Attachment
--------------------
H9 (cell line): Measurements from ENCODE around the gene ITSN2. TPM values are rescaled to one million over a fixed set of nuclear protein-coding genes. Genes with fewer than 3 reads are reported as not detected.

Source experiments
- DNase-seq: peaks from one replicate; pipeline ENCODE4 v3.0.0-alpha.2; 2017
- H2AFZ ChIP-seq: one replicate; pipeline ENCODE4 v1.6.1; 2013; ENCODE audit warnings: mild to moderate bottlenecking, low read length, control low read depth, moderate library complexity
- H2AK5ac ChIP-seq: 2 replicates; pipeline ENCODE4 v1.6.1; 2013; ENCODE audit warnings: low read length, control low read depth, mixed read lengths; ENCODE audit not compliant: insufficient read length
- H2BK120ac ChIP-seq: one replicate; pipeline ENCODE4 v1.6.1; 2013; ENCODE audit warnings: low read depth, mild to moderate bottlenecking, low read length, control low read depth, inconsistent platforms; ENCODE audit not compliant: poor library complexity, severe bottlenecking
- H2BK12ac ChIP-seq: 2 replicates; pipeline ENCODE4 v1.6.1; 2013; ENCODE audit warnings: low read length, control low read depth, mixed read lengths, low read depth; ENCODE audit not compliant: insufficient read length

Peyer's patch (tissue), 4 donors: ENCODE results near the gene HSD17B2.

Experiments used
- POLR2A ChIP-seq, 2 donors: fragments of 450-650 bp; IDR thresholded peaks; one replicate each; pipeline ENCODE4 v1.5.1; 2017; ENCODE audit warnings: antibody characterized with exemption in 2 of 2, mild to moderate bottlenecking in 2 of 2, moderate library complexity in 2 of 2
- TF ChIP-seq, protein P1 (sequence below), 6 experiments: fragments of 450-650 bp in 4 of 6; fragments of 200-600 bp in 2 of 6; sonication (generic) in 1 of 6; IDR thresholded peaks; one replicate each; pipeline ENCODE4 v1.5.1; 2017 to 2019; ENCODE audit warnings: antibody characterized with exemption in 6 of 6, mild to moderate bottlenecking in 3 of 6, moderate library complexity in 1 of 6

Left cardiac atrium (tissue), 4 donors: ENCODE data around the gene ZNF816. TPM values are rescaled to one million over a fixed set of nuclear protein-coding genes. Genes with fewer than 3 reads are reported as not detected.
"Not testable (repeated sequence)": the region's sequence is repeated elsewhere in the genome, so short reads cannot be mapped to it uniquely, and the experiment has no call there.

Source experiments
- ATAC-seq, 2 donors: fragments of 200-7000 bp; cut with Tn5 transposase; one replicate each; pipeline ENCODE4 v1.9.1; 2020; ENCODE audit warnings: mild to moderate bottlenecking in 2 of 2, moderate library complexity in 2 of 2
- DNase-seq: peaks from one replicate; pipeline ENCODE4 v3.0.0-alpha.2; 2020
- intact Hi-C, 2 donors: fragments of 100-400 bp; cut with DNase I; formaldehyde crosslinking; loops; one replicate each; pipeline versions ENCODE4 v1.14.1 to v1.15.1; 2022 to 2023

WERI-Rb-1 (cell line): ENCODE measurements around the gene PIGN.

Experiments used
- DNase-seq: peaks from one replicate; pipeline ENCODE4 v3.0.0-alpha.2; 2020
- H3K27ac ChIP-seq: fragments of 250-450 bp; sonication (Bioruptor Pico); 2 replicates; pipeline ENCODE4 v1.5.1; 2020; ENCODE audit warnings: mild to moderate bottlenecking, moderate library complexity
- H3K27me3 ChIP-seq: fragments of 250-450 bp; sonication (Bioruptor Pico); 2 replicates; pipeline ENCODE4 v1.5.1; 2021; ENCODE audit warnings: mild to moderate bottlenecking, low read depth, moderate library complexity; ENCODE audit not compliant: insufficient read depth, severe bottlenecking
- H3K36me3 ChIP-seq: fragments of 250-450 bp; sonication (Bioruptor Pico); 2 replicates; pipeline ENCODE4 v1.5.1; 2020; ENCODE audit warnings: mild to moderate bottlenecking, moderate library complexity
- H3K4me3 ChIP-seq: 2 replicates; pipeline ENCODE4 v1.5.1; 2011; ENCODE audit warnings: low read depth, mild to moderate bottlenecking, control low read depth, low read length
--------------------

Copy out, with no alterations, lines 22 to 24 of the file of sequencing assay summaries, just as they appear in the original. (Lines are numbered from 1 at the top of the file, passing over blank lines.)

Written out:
- H3K27me3 ChIP-seq: fragments of 250-450 bp; sonication (Bioruptor Pico); 2 replicates; pipeline ENCODE4 v1.5.1; 2021; ENCODE audit warnings: mild to moderate bottlenecking, low read depth, moderate library complexity; ENCODE audit not compliant: insufficient read depth, severe bottlenecking
- H3K36me3 ChIP-seq: fragments of 250-450 bp; sonication (Bioruptor Pico); 2 replicates; pipeline ENCODE4 v1.5.1; 2020; ENCODE audit warnings: mild to moderate bottlenecking, moderate library complexity
- H3K4me3 ChIP-seq: 2 replicates; pipeline ENCODE4 v1.5.1; 2011; ENCODE audit warnings: low read depth, mild to moderate bottlenecking, control low read depth, low read length